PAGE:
Stanley Fish Book Treats Speech Codes, ‘Indoctrinate U,’ and Free Speech

By August 14, 2008

There is a lot in Stanley Fish’s new book Save the World on Your Own Time that college and university faculty–and administrators–should take seriously. The title alone points to an argument about activism versus professional responsibility in higher education. The book deserves a full review–including a comparison with Fish’s 1995 book, There’s No Such Thing As Free Speech…And It’s a Good Thing, Too. For our purposes here, however, I will focus on just a few key passages on free speech, speech codes, and Indoctrinate U, a film based in large part on FIRE cases.

First, on free speech in the classroom and its cousin, academic freedom, turn to Chapter Four, "Don’t Try to Do Someone Else’s Job." The essence of the chapter (as well as the book) is captured concisely in lines like this one:

It is a question finally of what business we are in, and we are in the education business, not the democracy business. Democracy, we must remember, is a political not an educational project. (71)

When FIRE advocates against thought reform, it’s because we believe that adult students must be allowed to make up their own minds without coercion. Fish goes so far, however, as to deny instructors the freedom to make choices that involve any personal idea whatsoever of what is good. Thus, Fish seems to take a limited view of academic freedom:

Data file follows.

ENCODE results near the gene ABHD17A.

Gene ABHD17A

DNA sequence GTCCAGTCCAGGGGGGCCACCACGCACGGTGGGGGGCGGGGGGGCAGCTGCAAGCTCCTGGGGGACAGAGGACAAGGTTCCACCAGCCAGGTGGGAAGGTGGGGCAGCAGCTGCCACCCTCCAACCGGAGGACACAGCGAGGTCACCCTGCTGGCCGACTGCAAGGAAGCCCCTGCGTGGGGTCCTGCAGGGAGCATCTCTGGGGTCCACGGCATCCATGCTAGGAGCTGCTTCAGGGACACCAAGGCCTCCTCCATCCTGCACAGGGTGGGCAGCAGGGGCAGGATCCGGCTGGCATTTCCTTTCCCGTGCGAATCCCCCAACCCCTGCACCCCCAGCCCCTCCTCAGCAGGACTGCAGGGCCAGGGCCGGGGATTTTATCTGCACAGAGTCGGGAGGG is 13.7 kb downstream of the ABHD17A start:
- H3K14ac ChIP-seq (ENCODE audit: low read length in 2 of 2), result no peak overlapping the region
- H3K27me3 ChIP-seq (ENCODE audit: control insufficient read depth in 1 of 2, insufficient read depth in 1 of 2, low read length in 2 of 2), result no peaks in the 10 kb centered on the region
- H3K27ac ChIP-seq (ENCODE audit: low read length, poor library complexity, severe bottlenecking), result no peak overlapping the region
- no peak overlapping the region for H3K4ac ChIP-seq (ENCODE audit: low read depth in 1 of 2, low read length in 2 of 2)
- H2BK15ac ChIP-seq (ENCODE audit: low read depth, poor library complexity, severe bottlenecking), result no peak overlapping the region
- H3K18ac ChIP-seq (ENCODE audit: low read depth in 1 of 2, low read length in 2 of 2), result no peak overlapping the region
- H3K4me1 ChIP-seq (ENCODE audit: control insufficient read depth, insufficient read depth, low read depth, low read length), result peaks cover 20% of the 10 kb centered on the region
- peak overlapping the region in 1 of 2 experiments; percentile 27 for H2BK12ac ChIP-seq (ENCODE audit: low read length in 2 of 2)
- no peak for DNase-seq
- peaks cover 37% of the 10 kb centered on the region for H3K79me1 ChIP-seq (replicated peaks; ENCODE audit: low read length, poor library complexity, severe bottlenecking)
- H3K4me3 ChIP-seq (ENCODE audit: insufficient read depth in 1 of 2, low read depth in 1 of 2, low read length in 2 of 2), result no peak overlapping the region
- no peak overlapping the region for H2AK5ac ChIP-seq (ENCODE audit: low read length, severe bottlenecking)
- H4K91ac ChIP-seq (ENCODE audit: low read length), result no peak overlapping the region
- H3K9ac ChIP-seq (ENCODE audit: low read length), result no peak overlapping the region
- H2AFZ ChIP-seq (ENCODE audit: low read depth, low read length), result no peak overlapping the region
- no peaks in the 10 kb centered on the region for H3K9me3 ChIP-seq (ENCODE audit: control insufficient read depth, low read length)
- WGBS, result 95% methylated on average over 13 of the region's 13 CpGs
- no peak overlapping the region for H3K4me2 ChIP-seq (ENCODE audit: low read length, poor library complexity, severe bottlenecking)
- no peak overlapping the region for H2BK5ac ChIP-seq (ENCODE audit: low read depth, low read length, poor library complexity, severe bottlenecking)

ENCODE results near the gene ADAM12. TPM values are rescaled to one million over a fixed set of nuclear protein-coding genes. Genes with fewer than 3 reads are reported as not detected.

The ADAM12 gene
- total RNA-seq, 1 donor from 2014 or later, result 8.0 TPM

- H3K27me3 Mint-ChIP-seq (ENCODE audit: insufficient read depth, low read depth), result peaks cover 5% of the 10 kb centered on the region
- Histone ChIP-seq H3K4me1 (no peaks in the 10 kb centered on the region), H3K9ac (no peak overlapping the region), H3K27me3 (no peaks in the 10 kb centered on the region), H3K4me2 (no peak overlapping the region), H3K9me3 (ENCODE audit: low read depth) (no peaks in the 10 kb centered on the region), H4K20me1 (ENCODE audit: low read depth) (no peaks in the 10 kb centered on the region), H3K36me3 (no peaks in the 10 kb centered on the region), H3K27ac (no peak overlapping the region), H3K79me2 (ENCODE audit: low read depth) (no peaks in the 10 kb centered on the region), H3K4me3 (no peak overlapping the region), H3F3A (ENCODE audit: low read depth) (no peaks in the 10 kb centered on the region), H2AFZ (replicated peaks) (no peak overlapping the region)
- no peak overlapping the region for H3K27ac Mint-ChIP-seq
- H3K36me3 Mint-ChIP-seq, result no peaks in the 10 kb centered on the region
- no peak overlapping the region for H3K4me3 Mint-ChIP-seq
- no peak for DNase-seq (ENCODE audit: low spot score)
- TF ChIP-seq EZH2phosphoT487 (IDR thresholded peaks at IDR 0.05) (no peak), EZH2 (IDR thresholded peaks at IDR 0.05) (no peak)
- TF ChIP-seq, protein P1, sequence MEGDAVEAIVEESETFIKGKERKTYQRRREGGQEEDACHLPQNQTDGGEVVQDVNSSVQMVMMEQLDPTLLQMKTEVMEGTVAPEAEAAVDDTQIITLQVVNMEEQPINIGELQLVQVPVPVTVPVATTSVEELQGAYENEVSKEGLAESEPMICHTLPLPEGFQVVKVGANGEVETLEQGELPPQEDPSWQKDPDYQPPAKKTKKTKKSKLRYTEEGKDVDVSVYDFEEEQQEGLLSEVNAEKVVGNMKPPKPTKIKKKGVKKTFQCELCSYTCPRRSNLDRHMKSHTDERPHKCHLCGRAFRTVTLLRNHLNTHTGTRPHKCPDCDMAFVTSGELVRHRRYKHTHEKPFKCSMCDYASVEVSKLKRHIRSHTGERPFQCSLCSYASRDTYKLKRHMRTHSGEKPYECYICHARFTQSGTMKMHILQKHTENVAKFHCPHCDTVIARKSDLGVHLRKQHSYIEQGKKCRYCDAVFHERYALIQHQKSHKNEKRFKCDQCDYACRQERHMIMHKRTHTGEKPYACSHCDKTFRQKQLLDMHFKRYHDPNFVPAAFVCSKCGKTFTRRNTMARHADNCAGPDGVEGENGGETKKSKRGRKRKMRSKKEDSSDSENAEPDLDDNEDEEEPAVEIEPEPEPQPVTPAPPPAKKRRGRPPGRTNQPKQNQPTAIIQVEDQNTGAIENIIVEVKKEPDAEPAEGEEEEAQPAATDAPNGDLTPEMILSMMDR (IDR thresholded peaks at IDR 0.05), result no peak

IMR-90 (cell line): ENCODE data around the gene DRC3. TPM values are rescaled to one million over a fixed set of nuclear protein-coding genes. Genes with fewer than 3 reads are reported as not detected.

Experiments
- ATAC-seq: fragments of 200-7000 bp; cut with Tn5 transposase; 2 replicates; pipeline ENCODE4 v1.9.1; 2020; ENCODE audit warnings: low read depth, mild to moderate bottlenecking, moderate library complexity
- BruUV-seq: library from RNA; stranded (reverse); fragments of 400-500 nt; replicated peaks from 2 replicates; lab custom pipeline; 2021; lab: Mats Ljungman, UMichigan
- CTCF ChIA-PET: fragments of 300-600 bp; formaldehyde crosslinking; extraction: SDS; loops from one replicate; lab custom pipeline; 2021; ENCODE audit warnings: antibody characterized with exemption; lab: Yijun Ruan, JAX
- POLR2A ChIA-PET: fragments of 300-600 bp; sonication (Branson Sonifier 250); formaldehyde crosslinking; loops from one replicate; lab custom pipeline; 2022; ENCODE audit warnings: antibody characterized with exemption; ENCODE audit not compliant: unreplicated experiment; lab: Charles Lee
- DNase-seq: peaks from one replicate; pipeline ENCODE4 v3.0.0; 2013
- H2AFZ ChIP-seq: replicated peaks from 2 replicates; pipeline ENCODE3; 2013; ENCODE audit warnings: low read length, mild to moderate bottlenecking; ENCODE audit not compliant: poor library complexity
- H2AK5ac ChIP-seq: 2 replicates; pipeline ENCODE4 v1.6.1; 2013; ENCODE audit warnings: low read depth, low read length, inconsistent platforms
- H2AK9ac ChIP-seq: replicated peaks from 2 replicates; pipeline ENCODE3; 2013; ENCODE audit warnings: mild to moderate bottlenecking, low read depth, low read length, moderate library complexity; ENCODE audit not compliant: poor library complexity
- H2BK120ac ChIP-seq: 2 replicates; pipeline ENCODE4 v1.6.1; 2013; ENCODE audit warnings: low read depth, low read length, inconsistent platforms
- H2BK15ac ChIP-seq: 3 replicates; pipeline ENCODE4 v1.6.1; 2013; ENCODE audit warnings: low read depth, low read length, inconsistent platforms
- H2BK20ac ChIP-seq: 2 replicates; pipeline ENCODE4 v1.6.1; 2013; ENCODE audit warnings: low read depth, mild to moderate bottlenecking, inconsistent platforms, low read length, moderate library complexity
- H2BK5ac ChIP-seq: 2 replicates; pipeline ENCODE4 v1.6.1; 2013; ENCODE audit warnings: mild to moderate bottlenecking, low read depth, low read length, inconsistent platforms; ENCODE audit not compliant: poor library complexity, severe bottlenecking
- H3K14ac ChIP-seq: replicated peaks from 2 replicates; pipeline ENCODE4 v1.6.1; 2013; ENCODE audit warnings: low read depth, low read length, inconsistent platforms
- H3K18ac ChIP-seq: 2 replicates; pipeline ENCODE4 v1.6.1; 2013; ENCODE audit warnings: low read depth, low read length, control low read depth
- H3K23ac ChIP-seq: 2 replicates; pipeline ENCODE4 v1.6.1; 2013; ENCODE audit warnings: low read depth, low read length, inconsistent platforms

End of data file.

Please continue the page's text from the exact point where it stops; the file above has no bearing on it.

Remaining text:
As an instructor I can conduct my class in any manner I like … and I can assign whatever readings I judge to be relevant to the course’s topic. Those are pedagogical choices, and I cannot be penalized for making them.

But if I harass students, or call them names, or make fun of their ethnicity, or if I use class time to rehearse my personal political views or attempt to win students over to them, I might well find myself in a disciplinary hearing, either because I am abusing my pedagogical authority or because I am turning the scene of instruction into a scene of indoctrination. (83)

Indeed, true harassment is not protected, and a liberal education seems incompatible with "indoctrination." But after that, I’m not sure-so much depends on the context, and it’s perhaps best to evaluate these situations on an ad hoc basis.  Even when it comes to a rule against calling students names or making fun of something that involves a student’s ethnicity (or some other characteristic with which a student identifies), FIRE has seen far too many cases where something that should not in any way be actionable is turned into an allegation of "harassment." Take, for instance, the case of Professor Donald Hindley at Brandeis, who was found guilty of discriminatory harassment after he critiqued the use of the term "wetbacks" in a class where the topic was entirely relevant. A rule against bringing up "personal political views" seems like it might be even more prone to abuse by administrative censors.